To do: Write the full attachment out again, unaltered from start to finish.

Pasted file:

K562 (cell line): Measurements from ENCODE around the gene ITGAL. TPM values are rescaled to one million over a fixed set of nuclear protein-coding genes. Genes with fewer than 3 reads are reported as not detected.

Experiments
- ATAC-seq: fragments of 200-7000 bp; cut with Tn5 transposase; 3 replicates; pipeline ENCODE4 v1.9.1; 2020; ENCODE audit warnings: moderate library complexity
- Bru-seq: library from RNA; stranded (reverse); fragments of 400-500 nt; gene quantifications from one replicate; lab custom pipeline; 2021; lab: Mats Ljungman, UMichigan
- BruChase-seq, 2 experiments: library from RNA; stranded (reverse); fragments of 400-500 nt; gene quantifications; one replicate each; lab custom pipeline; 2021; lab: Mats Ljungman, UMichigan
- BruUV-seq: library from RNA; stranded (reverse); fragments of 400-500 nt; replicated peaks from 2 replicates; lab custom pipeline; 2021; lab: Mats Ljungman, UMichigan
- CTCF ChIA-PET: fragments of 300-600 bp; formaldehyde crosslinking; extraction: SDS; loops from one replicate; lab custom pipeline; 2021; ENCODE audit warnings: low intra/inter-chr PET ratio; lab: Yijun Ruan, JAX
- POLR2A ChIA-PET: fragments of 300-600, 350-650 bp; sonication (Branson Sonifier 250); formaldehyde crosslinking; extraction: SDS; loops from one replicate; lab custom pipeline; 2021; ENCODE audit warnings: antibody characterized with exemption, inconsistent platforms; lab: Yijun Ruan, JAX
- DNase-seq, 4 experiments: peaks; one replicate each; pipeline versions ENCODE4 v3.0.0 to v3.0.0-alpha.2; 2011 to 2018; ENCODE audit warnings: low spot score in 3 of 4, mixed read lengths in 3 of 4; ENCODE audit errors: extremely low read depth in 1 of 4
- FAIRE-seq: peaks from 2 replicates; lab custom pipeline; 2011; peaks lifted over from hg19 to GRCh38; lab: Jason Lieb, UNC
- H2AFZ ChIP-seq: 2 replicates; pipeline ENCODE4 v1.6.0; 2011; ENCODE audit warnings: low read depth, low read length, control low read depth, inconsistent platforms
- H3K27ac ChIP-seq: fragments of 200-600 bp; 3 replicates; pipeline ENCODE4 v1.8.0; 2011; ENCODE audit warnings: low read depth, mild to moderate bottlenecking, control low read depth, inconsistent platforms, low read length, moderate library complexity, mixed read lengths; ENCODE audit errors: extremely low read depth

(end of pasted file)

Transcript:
K562 (cell line): Measurements from ENCODE around the gene ITGAL. TPM values are rescaled to one million over a fixed set of nuclear protein-coding genes. Genes with fewer than 3 reads are reported as not detected.

Experiments
- ATAC-seq: fragments of 200-7000 bp; cut with Tn5 transposase; 3 replicates; pipeline ENCODE4 v1.9.1; 2020; ENCODE audit warnings: moderate library complexity
- Bru-seq: library from RNA; stranded (reverse); fragments of 400-500 nt; gene quantifications from one replicate; lab custom pipeline; 2021; lab: Mats Ljungman, UMichigan
- BruChase-seq, 2 experiments: library from RNA; stranded (reverse); fragments of 400-500 nt; gene quantifications; one replicate each; lab custom pipeline; 2021; lab: Mats Ljungman, UMichigan
- BruUV-seq: library from RNA; stranded (reverse); fragments of 400-500 nt; replicated peaks from 2 replicates; lab custom pipeline; 2021; lab: Mats Ljungman, UMichigan
- CTCF ChIA-PET: fragments of 300-600 bp; formaldehyde crosslinking; extraction: SDS; loops from one replicate; lab custom pipeline; 2021; ENCODE audit warnings: low intra/inter-chr PET ratio; lab: Yijun Ruan, JAX
- POLR2A ChIA-PET: fragments of 300-600, 350-650 bp; sonication (Branson Sonifier 250); formaldehyde crosslinking; extraction: SDS; loops from one replicate; lab custom pipeline; 2021; ENCODE audit warnings: antibody characterized with exemption, inconsistent platforms; lab: Yijun Ruan, JAX
- DNase-seq, 4 experiments: peaks; one replicate each; pipeline versions ENCODE4 v3.0.0 to v3.0.0-alpha.2; 2011 to 2018; ENCODE audit warnings: low spot score in 3 of 4, mixed read lengths in 3 of 4; ENCODE audit errors: extremely low read depth in 1 of 4
- FAIRE-seq: peaks from 2 replicates; lab custom pipeline; 2011; peaks lifted over from hg19 to GRCh38; lab: Jason Lieb, UNC
- H2AFZ ChIP-seq: 2 replicates; pipeline ENCODE4 v1.6.0; 2011; ENCODE audit warnings: low read depth, low read length, control low read depth, inconsistent platforms
- H3K27ac ChIP-seq: fragments of 200-600 bp; 3 replicates; pipeline ENCODE4 v1.8.0; 2011; ENCODE audit warnings: low read depth, mild to moderate bottlenecking, control low read depth, inconsistent platforms, low read length, moderate library complexity, mixed read lengths; ENCODE audit errors: extremely low read depth